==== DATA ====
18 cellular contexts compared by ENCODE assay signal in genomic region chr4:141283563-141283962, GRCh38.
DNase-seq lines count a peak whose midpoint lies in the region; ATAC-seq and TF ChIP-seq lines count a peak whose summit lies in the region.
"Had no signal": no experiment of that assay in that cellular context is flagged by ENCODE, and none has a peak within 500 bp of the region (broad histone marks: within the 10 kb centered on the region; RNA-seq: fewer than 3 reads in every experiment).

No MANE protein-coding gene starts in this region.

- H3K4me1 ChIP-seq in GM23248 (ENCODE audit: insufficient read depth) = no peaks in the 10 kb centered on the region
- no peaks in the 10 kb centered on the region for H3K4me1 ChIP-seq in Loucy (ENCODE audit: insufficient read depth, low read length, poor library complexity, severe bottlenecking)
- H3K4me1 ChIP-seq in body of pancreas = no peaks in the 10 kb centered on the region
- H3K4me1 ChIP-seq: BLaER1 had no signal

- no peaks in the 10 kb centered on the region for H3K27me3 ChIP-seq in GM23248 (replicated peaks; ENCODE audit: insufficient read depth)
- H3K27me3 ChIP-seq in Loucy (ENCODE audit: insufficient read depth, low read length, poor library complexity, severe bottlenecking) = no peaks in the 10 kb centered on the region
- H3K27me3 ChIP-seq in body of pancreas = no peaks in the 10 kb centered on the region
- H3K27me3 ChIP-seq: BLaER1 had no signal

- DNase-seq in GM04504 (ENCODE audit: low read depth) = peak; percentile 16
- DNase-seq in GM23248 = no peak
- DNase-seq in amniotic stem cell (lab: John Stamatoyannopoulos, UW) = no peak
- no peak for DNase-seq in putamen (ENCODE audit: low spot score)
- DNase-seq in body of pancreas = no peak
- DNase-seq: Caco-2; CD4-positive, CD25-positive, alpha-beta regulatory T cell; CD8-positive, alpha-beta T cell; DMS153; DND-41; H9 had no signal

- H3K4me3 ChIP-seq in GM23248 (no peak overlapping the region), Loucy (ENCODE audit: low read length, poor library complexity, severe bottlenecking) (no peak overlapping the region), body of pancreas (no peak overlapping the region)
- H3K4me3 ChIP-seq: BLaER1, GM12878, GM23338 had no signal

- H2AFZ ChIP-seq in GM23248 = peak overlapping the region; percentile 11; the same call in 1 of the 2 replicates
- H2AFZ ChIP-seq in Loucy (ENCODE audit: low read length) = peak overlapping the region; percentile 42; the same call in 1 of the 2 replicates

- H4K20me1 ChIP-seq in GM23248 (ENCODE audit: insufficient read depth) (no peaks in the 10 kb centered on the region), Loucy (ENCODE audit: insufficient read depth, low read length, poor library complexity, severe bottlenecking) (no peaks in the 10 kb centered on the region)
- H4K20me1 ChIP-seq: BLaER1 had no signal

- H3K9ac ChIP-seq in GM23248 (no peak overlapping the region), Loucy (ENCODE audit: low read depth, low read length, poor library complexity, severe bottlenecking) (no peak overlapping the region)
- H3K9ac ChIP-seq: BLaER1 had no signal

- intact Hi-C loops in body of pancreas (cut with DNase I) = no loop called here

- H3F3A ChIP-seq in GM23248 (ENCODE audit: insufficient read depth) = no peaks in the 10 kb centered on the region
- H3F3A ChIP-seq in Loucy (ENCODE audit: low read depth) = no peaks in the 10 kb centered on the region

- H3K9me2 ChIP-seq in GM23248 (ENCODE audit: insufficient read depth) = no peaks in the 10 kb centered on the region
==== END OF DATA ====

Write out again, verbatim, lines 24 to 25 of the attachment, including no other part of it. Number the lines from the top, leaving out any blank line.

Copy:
- H4K20me1 ChIP-seq: BLaER1 had no signal

- H3K9ac ChIP-seq in GM23248 (no peak overlapping the region), Loucy (ENCODE audit: low read depth, low read length, poor library complexity, severe bottlenecking) (no peak overlapping the region)